- Regular communication with senior UNDP management with regard to all project activities. Assurance of coordination with other UNDP projects and broad strategic initiatives.
- Preparation of Annual Work Plans, including monthly targets and deliverables as well as annual spending targets in accordance with the Project Document. Tracking of work outputs throughout the year in light of these Annual Work Plans.
- Tracking and managing of project spending in accordance with the project budget, as well as UNDP rules and procedures, to ensure transparency, responsibility, and timely fulfilment of both program targets and budget targets.
- Preparation and submission of annual Project Implementation Reviews and other required progress reports to the Project Board and UNDP in accordance with applicable requirements, in all required languages (English, Russian, and/or Turkmen, using outside translation as needed).
- Coordination of the work of international and national consultants engaged in the project.
- Supervision of regular data collection and analysis, as well as reporting and public outreach via the mass media, events, and other means, to disseminate the results of the project.
- Oversight of the overall administration of the project office.
- Travel within Turkmenistan if required; possible travel outside the country for participation in directly relevant international meetings.
- Support during the project evaluations, if any.
Running a project:
- Plan the detailed actions according to annual work plans of the project approved by the Project Board and monitor progress against the initial quality criteria.
- Mobilize goods and services to initiate activities, including drafting TORs and work specifications.
- Monitor events as determined in the Monitoring & Communication Plan, and update the plan as required.
- Manage requests for the provision of financial resources by UNDP, using advance of funds, direct payments, or reimbursement.
- Monitor financial resources and accounting to ensure accuracy and reliability of financial reports.
- Be responsible for managing issues and requests for change by maintaining an Issues Log.
- Based on the review, prepare the AWPs for the following years, as well as Quarterly Plans if required.
Closing a Project:
- Prepare Final Project Review Reports to be submitted and presented to the Project Board.
- Identify follow-on actions and submit them for consideration to the Project Board.
- Manage the transfer of project deliverables, documents, files, equipment and materials to national beneficiaries.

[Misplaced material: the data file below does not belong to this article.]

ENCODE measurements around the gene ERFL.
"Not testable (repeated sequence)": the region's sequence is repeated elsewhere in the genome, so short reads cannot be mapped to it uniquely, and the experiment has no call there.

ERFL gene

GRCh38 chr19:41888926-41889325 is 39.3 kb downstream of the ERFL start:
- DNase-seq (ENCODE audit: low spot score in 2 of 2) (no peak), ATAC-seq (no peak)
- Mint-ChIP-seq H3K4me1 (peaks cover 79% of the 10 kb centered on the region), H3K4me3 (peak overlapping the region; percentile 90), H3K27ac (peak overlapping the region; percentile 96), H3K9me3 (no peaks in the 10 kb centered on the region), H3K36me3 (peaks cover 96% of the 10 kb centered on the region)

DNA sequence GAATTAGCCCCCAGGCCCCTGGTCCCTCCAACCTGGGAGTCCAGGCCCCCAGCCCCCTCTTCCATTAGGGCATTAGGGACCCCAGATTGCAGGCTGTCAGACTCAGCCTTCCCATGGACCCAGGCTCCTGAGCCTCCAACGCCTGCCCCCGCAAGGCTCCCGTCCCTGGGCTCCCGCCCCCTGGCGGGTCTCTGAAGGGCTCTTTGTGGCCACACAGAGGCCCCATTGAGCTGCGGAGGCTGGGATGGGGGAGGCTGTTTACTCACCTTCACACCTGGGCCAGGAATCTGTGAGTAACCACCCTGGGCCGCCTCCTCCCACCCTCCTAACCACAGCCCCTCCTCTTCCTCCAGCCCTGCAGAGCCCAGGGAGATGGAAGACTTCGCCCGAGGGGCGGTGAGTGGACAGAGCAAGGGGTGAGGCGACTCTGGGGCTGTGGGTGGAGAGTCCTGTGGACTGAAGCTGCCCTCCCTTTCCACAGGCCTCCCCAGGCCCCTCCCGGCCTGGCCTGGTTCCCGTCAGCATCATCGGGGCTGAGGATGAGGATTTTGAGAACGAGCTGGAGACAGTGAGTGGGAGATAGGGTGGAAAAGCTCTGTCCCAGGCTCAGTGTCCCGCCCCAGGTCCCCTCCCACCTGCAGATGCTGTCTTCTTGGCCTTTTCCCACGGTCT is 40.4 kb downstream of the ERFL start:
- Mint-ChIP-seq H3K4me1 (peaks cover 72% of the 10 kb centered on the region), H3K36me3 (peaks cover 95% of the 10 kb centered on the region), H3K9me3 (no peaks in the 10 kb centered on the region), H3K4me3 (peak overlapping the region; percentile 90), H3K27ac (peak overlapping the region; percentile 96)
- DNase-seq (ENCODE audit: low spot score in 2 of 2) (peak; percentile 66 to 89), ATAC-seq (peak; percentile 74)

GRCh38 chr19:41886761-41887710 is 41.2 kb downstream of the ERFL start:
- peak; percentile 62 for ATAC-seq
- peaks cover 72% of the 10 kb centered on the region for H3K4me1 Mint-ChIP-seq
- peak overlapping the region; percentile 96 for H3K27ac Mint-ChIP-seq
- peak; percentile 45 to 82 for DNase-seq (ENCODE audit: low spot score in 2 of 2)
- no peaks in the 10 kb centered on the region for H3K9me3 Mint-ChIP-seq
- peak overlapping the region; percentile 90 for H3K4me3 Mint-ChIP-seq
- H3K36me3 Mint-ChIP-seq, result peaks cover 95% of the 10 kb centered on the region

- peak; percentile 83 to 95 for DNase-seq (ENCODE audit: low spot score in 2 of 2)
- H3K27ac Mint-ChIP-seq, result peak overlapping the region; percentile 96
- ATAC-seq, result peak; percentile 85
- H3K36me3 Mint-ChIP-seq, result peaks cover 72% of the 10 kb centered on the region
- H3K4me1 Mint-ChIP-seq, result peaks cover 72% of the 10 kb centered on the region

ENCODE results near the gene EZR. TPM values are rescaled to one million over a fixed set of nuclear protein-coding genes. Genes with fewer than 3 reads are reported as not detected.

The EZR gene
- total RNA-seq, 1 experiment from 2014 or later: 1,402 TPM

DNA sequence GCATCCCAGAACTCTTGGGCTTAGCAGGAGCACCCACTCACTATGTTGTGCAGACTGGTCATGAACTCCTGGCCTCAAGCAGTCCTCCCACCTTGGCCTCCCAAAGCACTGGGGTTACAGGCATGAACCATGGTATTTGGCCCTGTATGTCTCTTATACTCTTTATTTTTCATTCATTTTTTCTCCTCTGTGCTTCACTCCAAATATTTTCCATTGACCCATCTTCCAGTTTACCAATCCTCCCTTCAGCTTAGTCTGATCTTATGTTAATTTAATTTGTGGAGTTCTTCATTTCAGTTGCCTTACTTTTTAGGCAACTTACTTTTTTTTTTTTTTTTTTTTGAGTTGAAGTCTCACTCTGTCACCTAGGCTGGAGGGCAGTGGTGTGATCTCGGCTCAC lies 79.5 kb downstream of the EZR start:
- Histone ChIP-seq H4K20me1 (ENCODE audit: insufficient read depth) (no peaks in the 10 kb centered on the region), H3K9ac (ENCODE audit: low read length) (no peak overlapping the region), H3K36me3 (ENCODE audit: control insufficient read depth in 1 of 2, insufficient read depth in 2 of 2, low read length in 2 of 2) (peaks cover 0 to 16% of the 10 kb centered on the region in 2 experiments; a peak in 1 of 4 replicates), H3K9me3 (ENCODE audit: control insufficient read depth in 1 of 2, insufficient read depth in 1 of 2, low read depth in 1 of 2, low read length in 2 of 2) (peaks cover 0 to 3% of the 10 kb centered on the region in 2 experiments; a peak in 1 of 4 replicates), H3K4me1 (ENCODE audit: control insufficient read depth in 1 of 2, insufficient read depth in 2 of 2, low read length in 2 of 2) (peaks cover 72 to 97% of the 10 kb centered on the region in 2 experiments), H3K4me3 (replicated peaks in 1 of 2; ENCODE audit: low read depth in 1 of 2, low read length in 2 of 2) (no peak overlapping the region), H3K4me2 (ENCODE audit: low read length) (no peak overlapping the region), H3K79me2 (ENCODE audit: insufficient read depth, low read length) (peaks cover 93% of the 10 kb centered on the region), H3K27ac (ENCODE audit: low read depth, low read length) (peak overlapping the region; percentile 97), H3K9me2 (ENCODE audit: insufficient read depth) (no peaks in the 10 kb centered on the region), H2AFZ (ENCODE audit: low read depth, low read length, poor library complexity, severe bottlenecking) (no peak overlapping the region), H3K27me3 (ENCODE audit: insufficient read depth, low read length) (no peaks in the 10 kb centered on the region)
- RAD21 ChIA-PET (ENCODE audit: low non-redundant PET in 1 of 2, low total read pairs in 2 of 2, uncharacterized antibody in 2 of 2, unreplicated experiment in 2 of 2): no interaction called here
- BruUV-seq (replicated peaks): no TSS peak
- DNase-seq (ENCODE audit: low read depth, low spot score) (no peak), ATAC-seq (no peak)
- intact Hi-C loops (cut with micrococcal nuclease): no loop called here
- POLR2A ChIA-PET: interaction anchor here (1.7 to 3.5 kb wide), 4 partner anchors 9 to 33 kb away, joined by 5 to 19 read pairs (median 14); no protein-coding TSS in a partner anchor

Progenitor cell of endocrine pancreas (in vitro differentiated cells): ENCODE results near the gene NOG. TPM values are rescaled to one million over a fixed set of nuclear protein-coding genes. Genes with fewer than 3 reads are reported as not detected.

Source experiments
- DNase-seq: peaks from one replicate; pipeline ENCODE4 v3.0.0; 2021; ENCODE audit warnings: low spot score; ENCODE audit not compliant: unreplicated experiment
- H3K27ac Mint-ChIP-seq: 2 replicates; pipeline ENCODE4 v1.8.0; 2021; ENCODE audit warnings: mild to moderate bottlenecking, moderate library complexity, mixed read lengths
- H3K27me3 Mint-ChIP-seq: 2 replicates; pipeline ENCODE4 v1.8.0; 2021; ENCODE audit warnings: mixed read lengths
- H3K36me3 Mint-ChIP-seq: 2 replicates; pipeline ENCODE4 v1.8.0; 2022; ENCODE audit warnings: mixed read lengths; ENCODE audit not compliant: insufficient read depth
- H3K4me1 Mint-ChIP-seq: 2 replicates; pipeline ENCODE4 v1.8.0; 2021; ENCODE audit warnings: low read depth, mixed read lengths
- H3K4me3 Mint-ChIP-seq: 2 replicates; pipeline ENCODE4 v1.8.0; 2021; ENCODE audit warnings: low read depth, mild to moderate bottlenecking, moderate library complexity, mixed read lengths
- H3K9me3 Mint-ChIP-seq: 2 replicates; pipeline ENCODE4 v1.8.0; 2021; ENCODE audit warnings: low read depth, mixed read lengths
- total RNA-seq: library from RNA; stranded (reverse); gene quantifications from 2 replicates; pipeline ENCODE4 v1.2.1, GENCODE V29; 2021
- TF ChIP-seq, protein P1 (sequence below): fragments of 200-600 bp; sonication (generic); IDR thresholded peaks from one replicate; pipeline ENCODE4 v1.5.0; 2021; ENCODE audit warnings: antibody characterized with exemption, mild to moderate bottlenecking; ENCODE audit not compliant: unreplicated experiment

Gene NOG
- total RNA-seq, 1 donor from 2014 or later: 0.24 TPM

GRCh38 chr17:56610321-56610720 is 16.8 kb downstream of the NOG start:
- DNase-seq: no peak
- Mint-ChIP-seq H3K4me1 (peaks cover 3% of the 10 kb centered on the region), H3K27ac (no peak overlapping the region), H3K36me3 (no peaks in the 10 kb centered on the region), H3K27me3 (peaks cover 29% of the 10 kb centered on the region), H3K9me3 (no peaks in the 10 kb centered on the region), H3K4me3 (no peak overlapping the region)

- Prepare final CDR for signature by UNDP and the National Partner.
Developing a Project:
- In cooperation with the Programme Analyst on Resilience, Environment and Energy, lead the process of developing and mobilizing resources for new projects in the areas of Project Manager’s expertise, such as environmental management, agriculture and water management with a view of reducing GHG emissions and impact of climate change within the sector.
- Technical expertise to appreciate project aims, ability to speak the “language” with experts;
- Good analytical and planning skills, ability to set forecasts and refine/review them in the light of experience and further analysis;
- Excellent interpersonal skills, being good communicator at all levels;
- Demonstrated ability to work effectively with a broad range of stakeholders;
- Strong managerial skills, results-orientation, team building and leadership skills;
- Decisiveness, independence, good judgement, ability to work under pressure;
- Ability to work effectively under close supervision, as well as under minimal supervision.
- Decisiveness, independence, good judgement, ability to work under pressure
- Demonstrated ability to work effectively under close supervision, as well as under minimal supervision
Required Skills and Experience
- University degree in management, economics, water management, engineering, agriculture, natural resource management, or another field with direct relevance to the project;
- At least 5 years of experience in managing projects on climate change mitigation, energy efficiency, water management, and/or sustainable land management and development issues in Turkmenistan;
- Close familiarity with the roles, activities, and priorities of the Government of Turkmenistan, and particularly the State Committee of Water Management and other national partners, with regard to energy efficiency, water management, agriculture, and sustainable land management;
- Basic technical understanding of water management, irrigation, sustainable land management, and energy efficiency;
- Superior skills in organization and management, including past experience with planning, tracking, evaluation, and supervision of consultants and/or employees;
- Strong skills in financial tracking and budget management; training/ certification in finance is an asset;
- Ability to use information technology as a tool and resource;
- Demonstrable skills in office computer use - word processing, spread sheets, etc.
- Fluency in Russian and English, in reading, writing, and speaking. Fluency in Turkmen is highly desired and will be viewed as a strong asset;